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Harry Reid is the da Vinci of distraction. The moment any scandal, policy failure or political defeat crashes down on him — and there have been plenty the past few years — the Senate majority leader unleashes outrageous rhetoric that’s better suited for a sandbox than what once passed for the world’s greatest deliberative body. Worse, the Nevada Democrat has become especially fond of slinging race cards just to crank up the outrage.
Last week, Sen. Reid was in rare form following the U.S. Supreme Court’s decision to overturn part of the Affordable Care Act’s contraception mandate. The 5-4 ruling declared that closely held for-profit businesses, such as craft retailer Hobby Lobby, do not have to provide some forms of birth control to female employees if doing so violates the owners’ religious beliefs. Sen. Reid eviscerated the decision. “The one thing we are going to do during this work period, sooner rather than later, is to ensure that women’s lives are not determined by virtue of five white men,” Sen. Reid said.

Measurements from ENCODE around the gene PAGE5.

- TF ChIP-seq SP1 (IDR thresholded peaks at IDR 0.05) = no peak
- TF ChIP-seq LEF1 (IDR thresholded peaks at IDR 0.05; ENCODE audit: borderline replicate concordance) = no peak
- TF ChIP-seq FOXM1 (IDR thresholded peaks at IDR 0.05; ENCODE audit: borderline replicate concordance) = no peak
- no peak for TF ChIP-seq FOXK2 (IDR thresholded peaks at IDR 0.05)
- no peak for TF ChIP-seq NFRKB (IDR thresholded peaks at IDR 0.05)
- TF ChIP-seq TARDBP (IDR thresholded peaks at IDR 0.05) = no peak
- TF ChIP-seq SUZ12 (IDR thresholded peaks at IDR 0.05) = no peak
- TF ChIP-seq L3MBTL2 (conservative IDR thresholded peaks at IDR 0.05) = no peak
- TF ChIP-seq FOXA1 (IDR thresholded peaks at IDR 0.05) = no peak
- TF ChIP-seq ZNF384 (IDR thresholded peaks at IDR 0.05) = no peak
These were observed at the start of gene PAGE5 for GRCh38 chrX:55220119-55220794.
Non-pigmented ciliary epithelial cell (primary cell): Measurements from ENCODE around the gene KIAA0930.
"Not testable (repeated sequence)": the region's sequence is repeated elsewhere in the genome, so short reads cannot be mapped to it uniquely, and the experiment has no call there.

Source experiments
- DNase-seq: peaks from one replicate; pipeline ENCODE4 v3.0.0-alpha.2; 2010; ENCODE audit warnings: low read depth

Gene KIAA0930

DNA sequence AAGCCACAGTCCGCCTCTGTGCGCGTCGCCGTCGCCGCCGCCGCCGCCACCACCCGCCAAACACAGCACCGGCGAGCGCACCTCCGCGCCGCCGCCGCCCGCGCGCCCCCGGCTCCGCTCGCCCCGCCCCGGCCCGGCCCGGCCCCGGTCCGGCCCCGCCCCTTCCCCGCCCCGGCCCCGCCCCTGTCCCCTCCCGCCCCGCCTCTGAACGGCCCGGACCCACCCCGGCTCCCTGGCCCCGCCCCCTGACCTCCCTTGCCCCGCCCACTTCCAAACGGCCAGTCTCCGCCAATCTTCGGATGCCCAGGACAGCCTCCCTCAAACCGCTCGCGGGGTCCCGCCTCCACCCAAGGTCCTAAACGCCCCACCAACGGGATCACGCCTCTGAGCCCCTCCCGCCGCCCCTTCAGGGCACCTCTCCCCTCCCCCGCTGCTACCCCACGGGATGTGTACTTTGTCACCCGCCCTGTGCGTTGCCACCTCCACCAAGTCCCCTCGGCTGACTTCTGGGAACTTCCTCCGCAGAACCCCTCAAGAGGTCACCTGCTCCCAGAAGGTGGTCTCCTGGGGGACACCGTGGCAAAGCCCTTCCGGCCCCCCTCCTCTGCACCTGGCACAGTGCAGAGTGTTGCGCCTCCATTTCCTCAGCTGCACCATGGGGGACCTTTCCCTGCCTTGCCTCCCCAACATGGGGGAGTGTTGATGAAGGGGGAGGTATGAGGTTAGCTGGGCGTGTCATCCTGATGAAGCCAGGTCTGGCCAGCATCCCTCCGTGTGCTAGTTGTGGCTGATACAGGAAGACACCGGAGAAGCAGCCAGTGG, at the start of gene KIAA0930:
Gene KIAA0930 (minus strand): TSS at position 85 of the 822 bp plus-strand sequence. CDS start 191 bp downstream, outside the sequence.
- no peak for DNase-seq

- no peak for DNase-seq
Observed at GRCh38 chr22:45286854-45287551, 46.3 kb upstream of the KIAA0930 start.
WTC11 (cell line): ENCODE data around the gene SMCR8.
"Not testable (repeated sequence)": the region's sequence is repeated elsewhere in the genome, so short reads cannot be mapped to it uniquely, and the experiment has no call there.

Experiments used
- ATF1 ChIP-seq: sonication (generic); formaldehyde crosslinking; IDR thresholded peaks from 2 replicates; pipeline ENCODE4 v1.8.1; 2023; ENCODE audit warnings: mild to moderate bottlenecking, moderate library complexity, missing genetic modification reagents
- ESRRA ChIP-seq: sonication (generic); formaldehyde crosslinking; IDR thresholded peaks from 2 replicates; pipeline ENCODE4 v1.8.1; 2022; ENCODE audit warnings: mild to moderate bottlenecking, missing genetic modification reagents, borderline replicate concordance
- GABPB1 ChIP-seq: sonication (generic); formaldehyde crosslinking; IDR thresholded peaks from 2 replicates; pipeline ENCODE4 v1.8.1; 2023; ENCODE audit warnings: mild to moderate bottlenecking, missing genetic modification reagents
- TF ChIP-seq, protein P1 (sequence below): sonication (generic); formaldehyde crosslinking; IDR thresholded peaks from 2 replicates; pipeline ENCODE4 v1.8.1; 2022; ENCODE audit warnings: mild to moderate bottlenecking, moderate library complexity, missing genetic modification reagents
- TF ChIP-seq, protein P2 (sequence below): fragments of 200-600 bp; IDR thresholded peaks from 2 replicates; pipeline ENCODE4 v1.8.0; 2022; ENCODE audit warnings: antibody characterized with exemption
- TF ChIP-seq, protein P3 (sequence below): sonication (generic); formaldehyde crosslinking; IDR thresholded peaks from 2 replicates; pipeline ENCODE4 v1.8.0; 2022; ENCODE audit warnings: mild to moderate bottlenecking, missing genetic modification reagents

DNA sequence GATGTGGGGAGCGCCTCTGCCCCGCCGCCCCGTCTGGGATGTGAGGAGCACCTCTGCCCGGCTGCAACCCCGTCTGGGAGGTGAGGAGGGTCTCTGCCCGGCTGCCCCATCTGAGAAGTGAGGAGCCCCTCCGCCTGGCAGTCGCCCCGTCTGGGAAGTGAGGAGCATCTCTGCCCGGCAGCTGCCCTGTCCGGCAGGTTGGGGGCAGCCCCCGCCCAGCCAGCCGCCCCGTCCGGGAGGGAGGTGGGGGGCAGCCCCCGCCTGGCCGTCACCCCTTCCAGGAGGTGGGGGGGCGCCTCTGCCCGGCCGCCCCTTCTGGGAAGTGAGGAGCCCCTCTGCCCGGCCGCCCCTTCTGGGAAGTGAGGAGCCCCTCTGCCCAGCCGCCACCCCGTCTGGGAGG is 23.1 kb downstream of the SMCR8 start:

Sen. Reid’s slip was no accident. He believes racial and ethnic minorities are ideologically monolithic constituencies who are incapable of independent or — gasp! — right-of-center thinking. In the majority leader’s mind, Mr. Thomas is not an African-American because the justice doesn’t blindly subscribe to liberal orthodoxy.
Never mind that Sen. Reid himself, like the entire Senate Democratic leadership, is as white as an Irishman in a snowstorm. And never mind that after more than five years of Democratic control of the White House and the Senate, black and Hispanic unemployment — especially among teenagers — remains scandalously high. Sen. Reid’s “fix” for this problem — a higher minimum wage — will actually make it worse.
We thought the 2008 election of Barack Obama as president was supposed to herald an age of post-racial politics. So much for hope and change. Quit the race-baiting already, Sen. Reid. You’re clearly colorblind — in all the wrong ways.
By the way, Reid was quoted years ago as saying to the director of LVRJ advertising during a Las Vegas Chamber of Commerce business luncheon that he hoped the Review-Journal would “go out of business.” Gee, I can’t imagine why, can you?